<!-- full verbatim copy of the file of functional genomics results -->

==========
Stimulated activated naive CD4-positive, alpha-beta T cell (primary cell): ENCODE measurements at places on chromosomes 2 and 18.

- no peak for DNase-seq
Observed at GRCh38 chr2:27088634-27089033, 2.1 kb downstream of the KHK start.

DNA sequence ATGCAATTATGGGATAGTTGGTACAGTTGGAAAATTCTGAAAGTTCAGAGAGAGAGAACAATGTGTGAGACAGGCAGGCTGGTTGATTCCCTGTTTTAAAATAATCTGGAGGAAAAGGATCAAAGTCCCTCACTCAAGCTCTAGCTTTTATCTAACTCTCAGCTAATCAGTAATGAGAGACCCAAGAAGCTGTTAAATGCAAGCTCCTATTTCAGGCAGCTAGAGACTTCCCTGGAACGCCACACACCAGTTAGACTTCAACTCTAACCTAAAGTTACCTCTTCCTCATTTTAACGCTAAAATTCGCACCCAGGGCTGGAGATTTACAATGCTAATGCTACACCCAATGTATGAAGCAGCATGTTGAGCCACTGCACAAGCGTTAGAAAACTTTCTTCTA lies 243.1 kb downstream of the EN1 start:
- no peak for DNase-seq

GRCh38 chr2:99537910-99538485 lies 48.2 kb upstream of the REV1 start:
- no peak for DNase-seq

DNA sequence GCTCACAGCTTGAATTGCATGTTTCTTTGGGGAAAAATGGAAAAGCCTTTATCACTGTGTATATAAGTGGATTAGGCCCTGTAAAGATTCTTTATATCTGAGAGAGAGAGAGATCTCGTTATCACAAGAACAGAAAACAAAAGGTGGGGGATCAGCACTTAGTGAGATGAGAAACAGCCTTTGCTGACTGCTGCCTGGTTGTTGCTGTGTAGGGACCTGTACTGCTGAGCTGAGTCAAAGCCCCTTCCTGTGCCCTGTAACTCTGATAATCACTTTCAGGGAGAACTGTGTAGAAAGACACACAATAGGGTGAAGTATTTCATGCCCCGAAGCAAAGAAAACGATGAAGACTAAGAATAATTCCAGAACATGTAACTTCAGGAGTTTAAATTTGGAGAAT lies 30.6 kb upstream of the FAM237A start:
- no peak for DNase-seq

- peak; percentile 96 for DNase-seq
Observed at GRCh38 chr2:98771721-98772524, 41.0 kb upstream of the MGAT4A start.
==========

Stimulated activated naive CD4-positive, alpha-beta T cell (primary cell): ENCODE measurements at places on chromosomes 2 and 18.

- no peak for DNase-seq
Observed at GRCh38 chr2:27088634-27089033, 2.1 kb downstream of the KHK start.

DNA sequence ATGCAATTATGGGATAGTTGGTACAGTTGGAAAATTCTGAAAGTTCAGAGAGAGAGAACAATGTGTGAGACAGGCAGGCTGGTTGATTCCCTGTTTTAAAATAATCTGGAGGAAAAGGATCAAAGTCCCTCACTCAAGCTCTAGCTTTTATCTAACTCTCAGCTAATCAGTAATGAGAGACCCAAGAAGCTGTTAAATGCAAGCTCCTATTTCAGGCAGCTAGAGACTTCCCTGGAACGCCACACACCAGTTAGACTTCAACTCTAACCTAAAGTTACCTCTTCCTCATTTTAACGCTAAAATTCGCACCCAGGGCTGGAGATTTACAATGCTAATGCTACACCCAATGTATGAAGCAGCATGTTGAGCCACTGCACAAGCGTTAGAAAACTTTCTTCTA lies 243.1 kb downstream of the EN1 start:
- no peak for DNase-seq

GRCh38 chr2:99537910-99538485 lies 48.2 kb upstream of the REV1 start:
- no peak for DNase-seq

DNA sequence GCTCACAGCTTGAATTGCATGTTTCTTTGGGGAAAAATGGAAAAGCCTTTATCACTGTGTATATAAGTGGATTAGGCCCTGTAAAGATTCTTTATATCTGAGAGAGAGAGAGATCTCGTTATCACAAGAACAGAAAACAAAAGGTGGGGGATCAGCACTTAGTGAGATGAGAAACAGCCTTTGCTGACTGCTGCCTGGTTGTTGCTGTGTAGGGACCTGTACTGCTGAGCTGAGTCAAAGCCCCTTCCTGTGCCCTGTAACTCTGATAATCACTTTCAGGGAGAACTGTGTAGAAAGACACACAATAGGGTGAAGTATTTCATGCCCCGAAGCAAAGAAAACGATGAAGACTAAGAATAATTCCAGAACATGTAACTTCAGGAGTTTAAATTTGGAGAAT lies 30.6 kb upstream of the FAM237A start:
- no peak for DNase-seq

- peak; percentile 96 for DNase-seq
Observed at GRCh38 chr2:98771721-98772524, 41.0 kb upstream of the MGAT4A start.